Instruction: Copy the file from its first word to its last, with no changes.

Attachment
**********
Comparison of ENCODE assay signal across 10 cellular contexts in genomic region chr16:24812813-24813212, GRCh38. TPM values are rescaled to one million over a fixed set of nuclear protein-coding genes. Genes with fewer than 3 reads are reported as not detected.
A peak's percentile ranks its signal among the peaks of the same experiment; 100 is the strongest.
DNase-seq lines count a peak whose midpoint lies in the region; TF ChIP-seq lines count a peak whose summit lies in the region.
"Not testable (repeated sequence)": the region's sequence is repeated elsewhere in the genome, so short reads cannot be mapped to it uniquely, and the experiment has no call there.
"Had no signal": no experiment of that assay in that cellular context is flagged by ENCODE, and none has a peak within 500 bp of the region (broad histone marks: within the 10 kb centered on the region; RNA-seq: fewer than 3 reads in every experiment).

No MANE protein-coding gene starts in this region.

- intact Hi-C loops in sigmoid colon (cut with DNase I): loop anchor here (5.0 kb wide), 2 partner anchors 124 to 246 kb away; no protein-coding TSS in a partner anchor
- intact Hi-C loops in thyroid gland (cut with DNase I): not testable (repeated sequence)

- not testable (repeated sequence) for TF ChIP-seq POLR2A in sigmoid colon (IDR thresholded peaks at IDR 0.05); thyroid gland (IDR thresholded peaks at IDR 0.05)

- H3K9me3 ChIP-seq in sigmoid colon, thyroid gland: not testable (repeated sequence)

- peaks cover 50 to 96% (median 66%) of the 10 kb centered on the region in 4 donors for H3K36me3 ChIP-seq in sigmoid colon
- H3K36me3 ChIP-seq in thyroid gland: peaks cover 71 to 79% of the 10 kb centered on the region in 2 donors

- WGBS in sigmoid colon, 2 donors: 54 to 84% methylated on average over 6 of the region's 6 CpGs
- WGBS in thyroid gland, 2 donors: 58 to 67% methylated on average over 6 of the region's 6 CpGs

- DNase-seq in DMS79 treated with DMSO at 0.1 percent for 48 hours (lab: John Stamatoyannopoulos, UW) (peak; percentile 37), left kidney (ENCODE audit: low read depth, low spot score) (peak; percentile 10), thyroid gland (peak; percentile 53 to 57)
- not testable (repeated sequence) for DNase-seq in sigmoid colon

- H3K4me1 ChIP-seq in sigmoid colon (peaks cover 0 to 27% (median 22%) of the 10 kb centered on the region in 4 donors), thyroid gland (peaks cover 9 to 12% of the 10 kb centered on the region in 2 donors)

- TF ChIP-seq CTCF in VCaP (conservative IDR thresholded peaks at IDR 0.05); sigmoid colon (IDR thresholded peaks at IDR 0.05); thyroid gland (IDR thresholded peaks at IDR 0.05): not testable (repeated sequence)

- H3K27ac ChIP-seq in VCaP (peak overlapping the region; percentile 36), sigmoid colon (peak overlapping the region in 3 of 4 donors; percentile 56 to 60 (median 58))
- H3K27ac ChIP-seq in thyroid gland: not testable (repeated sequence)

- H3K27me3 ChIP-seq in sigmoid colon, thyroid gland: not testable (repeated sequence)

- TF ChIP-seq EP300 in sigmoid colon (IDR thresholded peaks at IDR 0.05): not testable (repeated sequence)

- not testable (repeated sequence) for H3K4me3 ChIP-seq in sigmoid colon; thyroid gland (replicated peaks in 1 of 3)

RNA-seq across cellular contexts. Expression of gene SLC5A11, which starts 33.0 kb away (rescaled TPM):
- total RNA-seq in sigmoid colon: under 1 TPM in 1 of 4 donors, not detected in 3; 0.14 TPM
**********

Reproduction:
Comparison of ENCODE assay signal across 10 cellular contexts in genomic region chr16:24812813-24813212, GRCh38. TPM values are rescaled to one million over a fixed set of nuclear protein-coding genes. Genes with fewer than 3 reads are reported as not detected.
A peak's percentile ranks its signal among the peaks of the same experiment; 100 is the strongest.
DNase-seq lines count a peak whose midpoint lies in the region; TF ChIP-seq lines count a peak whose summit lies in the region.
"Not testable (repeated sequence)": the region's sequence is repeated elsewhere in the genome, so short reads cannot be mapped to it uniquely, and the experiment has no call there.
"Had no signal": no experiment of that assay in that cellular context is flagged by ENCODE, and none has a peak within 500 bp of the region (broad histone marks: within the 10 kb centered on the region; RNA-seq: fewer than 3 reads in every experiment).

No MANE protein-coding gene starts in this region.

- intact Hi-C loops in sigmoid colon (cut with DNase I): loop anchor here (5.0 kb wide), 2 partner anchors 124 to 246 kb away; no protein-coding TSS in a partner anchor
- intact Hi-C loops in thyroid gland (cut with DNase I): not testable (repeated sequence)

- not testable (repeated sequence) for TF ChIP-seq POLR2A in sigmoid colon (IDR thresholded peaks at IDR 0.05); thyroid gland (IDR thresholded peaks at IDR 0.05)

- H3K9me3 ChIP-seq in sigmoid colon, thyroid gland: not testable (repeated sequence)

- peaks cover 50 to 96% (median 66%) of the 10 kb centered on the region in 4 donors for H3K36me3 ChIP-seq in sigmoid colon
- H3K36me3 ChIP-seq in thyroid gland: peaks cover 71 to 79% of the 10 kb centered on the region in 2 donors

- WGBS in sigmoid colon, 2 donors: 54 to 84% methylated on average over 6 of the region's 6 CpGs
- WGBS in thyroid gland, 2 donors: 58 to 67% methylated on average over 6 of the region's 6 CpGs

- DNase-seq in DMS79 treated with DMSO at 0.1 percent for 48 hours (lab: John Stamatoyannopoulos, UW) (peak; percentile 37), left kidney (ENCODE audit: low read depth, low spot score) (peak; percentile 10), thyroid gland (peak; percentile 53 to 57)
- not testable (repeated sequence) for DNase-seq in sigmoid colon

- H3K4me1 ChIP-seq in sigmoid colon (peaks cover 0 to 27% (median 22%) of the 10 kb centered on the region in 4 donors), thyroid gland (peaks cover 9 to 12% of the 10 kb centered on the region in 2 donors)

- TF ChIP-seq CTCF in VCaP (conservative IDR thresholded peaks at IDR 0.05); sigmoid colon (IDR thresholded peaks at IDR 0.05); thyroid gland (IDR thresholded peaks at IDR 0.05): not testable (repeated sequence)

- H3K27ac ChIP-seq in VCaP (peak overlapping the region; percentile 36), sigmoid colon (peak overlapping the region in 3 of 4 donors; percentile 56 to 60 (median 58))
- H3K27ac ChIP-seq in thyroid gland: not testable (repeated sequence)

- H3K27me3 ChIP-seq in sigmoid colon, thyroid gland: not testable (repeated sequence)

- TF ChIP-seq EP300 in sigmoid colon (IDR thresholded peaks at IDR 0.05): not testable (repeated sequence)

- not testable (repeated sequence) for H3K4me3 ChIP-seq in sigmoid colon; thyroid gland (replicated peaks in 1 of 3)

RNA-seq across cellular contexts. Expression of gene SLC5A11, which starts 33.0 kb away (rescaled TPM):
- total RNA-seq in sigmoid colon: under 1 TPM in 1 of 4 donors, not detected in 3; 0.14 TPM